Tube testers, in general, provide a means of applying typical
operating voltages to the tube that is being tested. By providing a
potentiometers, a typical filament voltage, grid voltage, or plate
voltage is applied to the tube. The tube can then be given various
tests in this "typical" environment. Obviously, if the tube is to be
used in an application where it is not being operated with these
"typical" operating voltages, the tube tester will not be likely to
give an accurate indication of the tube's condition.
If a tube is gassy (that is, if the tube's vacuum is low or
absent because of insufficient evacuation or the release of gasses
imbedded in the electrode metals), grid current will flow in spite of
negative grid bias. Thus, a milliammeter or microammeter in the grid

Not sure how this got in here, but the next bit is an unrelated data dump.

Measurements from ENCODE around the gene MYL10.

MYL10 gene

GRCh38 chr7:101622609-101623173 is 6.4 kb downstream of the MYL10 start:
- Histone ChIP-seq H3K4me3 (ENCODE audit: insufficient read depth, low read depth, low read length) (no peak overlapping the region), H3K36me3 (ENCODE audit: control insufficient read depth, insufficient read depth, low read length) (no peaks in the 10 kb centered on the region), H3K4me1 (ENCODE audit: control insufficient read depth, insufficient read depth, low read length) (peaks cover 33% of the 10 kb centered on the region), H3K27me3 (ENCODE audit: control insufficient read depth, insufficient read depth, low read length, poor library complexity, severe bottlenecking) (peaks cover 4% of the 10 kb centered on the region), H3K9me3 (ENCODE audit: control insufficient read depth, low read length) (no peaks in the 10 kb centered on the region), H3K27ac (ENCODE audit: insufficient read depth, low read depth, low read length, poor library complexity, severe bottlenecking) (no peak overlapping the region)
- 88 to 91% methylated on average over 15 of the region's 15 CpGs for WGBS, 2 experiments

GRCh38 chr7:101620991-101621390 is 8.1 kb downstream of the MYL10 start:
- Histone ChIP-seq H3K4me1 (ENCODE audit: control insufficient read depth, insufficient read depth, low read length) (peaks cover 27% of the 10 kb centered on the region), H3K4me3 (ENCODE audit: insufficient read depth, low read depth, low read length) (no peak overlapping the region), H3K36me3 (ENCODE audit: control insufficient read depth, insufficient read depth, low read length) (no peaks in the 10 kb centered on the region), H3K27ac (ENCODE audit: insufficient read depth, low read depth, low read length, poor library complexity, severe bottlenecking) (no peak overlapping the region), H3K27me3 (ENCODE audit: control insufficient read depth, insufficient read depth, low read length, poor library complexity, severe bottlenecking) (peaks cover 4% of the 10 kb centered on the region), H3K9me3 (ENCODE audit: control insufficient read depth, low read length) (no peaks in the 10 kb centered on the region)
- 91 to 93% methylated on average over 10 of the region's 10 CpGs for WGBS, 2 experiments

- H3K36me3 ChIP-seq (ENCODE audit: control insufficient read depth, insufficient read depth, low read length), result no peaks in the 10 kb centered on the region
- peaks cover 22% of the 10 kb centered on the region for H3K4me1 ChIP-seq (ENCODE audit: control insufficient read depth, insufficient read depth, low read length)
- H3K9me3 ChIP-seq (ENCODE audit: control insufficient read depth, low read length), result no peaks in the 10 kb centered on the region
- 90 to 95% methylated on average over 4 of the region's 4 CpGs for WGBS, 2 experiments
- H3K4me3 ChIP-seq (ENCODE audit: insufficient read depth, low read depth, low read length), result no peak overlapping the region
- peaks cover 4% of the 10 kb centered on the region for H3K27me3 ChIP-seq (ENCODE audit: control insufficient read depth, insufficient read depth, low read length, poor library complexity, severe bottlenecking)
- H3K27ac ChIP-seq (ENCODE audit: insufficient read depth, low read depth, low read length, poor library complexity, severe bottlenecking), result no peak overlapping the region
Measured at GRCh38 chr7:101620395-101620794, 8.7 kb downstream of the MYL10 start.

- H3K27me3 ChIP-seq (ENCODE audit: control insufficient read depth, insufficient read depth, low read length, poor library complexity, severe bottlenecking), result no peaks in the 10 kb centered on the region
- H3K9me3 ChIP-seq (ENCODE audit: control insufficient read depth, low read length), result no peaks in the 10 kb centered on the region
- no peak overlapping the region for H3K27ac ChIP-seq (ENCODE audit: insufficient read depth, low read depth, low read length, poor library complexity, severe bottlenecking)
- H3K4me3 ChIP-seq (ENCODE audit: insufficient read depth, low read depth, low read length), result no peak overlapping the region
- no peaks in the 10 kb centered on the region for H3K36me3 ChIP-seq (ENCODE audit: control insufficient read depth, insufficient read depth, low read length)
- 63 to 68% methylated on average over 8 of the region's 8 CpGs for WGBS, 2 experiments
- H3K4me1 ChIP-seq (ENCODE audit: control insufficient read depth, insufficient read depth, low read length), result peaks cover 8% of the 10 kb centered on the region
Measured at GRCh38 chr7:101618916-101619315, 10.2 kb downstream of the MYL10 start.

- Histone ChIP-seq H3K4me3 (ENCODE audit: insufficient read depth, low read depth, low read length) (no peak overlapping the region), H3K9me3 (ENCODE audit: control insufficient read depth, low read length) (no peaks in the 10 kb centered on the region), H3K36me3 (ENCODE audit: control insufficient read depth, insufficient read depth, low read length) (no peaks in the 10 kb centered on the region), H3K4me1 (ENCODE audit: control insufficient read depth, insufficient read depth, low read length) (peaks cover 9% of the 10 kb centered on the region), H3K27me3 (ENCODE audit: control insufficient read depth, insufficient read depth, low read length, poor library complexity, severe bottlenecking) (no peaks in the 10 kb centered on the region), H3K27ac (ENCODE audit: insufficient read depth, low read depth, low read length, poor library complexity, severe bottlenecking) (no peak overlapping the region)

circuit can be used to determine whether a tube is gassy.
current is detected when a tube's grid is negatively biased, then
that tube is gassy.
Figure 3-2 illustrates a typical circuit used in making a
Recommended operating voltages (Eg, Ef, Ebb
etc.) are applied to the tube and a 1-volt rms signal is applied to
The ac component of the resulting plate current is
indicated by the ac milliammeter.
circuit isolates the milliammeter so that it is not deflected by the
dc component of plate current. The transconductance is then equal to
reading (an rms reading) multiplied by 1000
For example, if the plate milliammeter reads 3-mA rms, the tube's
transconductance is 3 x 1000 = 3000 micromhos.